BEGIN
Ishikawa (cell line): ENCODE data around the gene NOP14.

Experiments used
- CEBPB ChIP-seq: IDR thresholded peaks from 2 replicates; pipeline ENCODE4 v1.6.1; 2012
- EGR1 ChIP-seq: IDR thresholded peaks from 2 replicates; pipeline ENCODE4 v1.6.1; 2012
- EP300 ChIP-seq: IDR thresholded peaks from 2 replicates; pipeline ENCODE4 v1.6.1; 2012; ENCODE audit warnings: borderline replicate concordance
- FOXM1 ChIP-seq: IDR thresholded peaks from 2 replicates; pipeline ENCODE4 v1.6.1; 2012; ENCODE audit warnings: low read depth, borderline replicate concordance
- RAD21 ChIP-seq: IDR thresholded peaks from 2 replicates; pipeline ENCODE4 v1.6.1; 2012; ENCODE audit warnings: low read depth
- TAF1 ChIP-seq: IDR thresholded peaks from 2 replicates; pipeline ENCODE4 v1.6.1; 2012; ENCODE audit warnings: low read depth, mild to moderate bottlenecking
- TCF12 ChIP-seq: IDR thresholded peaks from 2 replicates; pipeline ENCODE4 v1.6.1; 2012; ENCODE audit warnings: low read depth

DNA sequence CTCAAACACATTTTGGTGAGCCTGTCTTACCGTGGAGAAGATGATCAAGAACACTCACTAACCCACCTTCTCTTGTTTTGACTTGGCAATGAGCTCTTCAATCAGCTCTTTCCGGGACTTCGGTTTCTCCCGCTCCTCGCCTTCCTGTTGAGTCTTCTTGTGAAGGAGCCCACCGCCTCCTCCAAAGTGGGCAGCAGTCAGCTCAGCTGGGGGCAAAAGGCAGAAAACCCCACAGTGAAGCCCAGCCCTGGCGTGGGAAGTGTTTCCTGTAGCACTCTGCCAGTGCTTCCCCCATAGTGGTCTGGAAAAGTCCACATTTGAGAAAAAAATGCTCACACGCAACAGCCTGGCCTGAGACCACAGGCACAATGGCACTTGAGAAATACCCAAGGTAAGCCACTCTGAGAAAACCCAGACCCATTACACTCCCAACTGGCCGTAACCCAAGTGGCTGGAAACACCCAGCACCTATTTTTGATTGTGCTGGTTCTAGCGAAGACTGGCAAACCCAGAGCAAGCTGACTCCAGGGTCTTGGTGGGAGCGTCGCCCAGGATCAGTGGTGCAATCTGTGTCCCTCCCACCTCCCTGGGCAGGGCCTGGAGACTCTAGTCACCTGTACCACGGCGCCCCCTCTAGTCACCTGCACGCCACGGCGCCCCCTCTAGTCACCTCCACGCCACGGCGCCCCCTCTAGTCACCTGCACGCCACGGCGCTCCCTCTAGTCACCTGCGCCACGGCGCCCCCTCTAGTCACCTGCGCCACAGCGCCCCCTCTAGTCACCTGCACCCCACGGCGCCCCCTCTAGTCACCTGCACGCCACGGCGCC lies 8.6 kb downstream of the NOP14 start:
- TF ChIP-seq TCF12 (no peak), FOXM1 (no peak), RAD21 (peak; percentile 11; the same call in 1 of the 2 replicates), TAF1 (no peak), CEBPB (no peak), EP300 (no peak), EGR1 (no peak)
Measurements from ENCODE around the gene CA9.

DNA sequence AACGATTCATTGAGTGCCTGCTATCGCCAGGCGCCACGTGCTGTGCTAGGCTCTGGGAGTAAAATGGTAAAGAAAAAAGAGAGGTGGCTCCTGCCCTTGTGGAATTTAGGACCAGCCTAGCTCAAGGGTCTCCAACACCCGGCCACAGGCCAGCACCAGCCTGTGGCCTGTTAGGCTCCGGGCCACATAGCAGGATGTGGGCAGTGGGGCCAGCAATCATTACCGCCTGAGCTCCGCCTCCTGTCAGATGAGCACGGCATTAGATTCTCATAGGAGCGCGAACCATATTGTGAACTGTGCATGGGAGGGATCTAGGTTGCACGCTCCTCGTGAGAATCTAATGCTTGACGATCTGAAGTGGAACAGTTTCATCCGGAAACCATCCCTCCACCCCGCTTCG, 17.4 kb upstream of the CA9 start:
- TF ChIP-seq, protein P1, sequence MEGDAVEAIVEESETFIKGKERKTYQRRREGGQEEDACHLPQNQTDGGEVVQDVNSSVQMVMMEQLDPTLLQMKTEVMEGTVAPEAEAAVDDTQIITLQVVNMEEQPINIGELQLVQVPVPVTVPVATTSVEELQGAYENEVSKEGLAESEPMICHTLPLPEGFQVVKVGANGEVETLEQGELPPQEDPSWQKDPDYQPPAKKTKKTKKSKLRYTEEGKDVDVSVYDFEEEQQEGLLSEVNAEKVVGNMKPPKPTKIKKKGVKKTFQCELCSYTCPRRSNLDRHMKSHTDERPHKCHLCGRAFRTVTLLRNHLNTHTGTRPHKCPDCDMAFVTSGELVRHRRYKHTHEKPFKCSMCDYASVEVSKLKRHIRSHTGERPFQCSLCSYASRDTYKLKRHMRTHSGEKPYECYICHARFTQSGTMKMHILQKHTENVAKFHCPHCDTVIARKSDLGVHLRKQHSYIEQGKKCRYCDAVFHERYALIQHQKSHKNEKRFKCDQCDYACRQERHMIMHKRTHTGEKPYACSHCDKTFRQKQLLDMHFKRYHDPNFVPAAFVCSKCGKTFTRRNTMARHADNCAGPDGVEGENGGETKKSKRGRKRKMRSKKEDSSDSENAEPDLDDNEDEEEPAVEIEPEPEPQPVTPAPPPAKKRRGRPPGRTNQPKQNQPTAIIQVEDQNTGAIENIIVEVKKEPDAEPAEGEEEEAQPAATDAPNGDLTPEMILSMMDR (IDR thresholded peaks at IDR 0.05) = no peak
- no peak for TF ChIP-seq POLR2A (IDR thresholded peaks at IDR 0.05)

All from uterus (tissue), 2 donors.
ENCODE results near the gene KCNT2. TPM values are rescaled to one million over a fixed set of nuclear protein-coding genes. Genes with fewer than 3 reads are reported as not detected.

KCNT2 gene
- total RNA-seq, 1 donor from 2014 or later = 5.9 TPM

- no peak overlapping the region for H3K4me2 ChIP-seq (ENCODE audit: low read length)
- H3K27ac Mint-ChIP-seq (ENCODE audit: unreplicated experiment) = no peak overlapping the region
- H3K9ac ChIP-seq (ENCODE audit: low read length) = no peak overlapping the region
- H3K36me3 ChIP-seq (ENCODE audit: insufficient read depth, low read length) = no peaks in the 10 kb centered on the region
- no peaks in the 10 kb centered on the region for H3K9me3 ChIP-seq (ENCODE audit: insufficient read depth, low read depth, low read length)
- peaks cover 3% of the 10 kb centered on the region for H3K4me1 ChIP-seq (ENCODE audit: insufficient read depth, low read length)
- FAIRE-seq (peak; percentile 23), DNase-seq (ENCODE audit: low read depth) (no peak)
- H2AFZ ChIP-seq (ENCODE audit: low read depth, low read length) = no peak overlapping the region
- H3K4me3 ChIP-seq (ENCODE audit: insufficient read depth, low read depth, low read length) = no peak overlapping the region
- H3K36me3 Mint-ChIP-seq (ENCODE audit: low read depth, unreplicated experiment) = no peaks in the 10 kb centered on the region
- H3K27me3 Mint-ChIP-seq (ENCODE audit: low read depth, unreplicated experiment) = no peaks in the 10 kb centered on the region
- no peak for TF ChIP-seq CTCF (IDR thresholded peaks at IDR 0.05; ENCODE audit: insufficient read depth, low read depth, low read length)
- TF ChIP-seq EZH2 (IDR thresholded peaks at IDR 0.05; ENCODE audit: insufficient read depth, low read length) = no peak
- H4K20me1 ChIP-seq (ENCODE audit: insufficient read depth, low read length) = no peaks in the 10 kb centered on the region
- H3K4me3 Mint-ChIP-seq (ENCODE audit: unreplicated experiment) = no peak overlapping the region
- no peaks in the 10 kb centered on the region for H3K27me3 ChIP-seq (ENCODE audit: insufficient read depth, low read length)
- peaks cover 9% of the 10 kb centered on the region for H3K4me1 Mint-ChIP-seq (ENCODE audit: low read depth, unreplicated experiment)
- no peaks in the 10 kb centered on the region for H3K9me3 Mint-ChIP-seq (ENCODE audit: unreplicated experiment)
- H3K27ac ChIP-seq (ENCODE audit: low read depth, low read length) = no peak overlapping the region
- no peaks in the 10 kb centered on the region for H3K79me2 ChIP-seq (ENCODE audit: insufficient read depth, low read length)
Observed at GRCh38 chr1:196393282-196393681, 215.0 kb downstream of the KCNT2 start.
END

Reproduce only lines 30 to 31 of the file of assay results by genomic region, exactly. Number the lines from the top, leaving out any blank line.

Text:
- H3K27me3 Mint-ChIP-seq (ENCODE audit: low read depth, unreplicated experiment) = no peaks in the 10 kb centered on the region
- no peak for TF ChIP-seq CTCF (IDR thresholded peaks at IDR 0.05; ENCODE audit: insufficient read depth, low read depth, low read length)